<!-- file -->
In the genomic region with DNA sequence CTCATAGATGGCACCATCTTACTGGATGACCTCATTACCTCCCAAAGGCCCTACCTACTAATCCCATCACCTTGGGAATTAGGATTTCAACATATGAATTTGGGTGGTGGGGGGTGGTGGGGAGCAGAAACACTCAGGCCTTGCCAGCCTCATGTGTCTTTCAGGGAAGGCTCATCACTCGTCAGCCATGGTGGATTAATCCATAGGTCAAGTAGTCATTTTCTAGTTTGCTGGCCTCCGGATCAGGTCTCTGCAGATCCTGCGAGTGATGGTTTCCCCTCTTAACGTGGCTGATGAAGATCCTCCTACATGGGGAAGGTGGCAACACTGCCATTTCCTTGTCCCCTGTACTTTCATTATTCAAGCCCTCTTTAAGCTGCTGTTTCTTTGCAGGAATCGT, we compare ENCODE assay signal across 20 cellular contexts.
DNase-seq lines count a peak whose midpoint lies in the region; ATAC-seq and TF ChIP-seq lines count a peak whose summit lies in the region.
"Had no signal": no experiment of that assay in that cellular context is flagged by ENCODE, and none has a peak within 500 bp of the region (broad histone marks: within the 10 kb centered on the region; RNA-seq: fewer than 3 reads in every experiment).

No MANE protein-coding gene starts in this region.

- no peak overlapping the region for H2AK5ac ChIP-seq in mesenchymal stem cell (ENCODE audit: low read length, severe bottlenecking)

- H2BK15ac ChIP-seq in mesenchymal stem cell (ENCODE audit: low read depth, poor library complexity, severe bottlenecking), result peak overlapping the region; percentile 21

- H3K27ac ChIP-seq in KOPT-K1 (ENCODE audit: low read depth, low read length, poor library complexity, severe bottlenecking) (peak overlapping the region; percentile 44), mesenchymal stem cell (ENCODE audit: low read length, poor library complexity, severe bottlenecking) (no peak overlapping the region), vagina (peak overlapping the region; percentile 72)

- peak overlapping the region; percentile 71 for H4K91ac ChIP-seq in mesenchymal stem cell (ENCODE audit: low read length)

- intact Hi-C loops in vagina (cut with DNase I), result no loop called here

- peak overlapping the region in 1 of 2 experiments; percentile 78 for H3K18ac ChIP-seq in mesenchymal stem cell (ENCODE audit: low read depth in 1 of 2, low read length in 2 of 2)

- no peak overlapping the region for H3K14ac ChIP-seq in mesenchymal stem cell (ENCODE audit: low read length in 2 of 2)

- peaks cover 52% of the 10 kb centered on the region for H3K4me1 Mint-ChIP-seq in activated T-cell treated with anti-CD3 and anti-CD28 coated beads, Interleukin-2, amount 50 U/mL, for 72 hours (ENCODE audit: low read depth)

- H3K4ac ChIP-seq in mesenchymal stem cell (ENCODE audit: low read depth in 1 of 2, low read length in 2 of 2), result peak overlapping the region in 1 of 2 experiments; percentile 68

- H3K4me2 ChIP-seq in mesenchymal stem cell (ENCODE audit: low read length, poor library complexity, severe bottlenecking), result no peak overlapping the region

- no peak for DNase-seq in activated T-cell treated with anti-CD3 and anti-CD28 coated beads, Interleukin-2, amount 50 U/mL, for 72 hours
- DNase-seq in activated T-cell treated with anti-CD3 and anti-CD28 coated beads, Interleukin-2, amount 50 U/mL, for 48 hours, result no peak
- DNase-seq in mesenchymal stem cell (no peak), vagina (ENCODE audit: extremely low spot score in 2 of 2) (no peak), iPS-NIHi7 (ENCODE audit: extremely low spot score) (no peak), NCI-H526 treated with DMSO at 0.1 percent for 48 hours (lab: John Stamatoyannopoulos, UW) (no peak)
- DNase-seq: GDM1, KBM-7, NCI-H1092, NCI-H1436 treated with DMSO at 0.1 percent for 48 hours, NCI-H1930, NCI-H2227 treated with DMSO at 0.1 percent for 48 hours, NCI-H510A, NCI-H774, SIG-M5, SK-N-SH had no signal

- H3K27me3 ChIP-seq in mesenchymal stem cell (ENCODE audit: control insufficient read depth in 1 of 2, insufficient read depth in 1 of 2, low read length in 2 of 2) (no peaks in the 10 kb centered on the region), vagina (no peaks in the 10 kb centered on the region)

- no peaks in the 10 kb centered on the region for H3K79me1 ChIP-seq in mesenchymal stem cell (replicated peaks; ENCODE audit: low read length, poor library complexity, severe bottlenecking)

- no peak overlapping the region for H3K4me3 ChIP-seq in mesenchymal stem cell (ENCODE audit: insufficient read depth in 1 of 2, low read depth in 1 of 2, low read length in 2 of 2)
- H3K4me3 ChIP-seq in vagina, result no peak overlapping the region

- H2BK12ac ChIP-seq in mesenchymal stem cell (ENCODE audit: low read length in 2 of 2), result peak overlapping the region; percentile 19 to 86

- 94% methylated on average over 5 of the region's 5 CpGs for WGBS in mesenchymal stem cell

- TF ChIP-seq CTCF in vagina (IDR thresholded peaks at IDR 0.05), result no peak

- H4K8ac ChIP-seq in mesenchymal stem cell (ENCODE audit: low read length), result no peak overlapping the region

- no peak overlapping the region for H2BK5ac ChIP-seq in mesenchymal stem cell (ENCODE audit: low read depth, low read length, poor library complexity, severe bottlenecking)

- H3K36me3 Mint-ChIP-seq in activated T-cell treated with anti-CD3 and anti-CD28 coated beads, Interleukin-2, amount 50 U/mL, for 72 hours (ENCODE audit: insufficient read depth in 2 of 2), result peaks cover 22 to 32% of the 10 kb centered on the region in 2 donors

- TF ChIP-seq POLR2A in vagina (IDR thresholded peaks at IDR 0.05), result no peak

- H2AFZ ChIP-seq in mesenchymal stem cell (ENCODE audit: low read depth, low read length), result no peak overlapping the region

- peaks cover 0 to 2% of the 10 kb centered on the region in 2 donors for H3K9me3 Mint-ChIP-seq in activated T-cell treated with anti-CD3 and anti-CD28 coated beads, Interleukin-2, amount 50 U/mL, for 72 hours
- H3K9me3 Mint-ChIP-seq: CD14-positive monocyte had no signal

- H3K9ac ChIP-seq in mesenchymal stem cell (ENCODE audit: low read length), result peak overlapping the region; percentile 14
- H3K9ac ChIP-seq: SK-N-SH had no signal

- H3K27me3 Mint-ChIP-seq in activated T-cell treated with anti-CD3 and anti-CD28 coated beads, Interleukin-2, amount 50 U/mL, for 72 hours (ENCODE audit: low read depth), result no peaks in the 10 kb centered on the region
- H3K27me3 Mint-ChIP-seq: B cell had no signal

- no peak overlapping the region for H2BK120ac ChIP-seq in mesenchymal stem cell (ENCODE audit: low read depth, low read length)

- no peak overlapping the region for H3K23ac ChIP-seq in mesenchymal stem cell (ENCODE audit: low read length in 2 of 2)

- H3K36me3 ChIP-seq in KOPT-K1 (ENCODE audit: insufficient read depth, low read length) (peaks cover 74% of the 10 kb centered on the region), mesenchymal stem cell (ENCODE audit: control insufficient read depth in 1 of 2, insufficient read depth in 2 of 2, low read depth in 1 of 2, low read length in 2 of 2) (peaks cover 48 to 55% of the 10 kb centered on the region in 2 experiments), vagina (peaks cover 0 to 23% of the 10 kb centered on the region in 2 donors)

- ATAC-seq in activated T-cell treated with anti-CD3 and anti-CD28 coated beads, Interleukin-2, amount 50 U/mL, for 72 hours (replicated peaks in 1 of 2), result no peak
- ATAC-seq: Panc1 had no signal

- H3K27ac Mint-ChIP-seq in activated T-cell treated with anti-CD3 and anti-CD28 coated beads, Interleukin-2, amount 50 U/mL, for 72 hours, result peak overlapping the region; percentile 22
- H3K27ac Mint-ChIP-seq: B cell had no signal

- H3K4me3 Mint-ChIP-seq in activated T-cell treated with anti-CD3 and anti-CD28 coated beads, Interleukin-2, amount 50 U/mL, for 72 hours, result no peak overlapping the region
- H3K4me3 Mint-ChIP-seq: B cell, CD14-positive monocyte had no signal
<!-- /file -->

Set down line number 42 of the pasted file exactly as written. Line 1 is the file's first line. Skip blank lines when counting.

- H3K27ac Mint-ChIP-seq in activated T-cell treated with anti-CD3 and anti-CD28 coated beads, Interleukin-2, amount 50 U/mL, for 72 hours, result peak overlapping the region; percentile 22